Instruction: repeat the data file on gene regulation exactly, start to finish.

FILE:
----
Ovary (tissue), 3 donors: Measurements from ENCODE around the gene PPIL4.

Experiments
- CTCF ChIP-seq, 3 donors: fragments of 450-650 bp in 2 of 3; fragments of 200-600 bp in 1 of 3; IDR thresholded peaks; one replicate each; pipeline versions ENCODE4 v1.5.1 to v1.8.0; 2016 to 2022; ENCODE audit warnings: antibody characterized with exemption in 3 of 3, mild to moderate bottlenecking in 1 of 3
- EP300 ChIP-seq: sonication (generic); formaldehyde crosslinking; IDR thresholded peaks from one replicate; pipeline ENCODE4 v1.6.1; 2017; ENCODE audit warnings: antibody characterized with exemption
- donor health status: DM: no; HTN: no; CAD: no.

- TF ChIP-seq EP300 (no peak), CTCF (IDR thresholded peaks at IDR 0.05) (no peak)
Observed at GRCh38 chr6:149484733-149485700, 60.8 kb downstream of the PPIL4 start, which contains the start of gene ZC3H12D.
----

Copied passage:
Ovary (tissue), 3 donors: Measurements from ENCODE around the gene PPIL4.

Experiments
- CTCF ChIP-seq, 3 donors: fragments of 450-650 bp in 2 of 3; fragments of 200-600 bp in 1 of 3; IDR thresholded peaks; one replicate each; pipeline versions ENCODE4 v1.5.1 to v1.8.0; 2016 to 2022; ENCODE audit warnings: antibody characterized with exemption in 3 of 3, mild to moderate bottlenecking in 1 of 3
- EP300 ChIP-seq: sonication (generic); formaldehyde crosslinking; IDR thresholded peaks from one replicate; pipeline ENCODE4 v1.6.1; 2017; ENCODE audit warnings: antibody characterized with exemption
- donor health status: DM: no; HTN: no; CAD: no.

- TF ChIP-seq EP300 (no peak), CTCF (IDR thresholded peaks at IDR 0.05) (no peak)
Observed at GRCh38 chr6:149484733-149485700, 60.8 kb downstream of the PPIL4 start, which contains the start of gene ZC3H12D.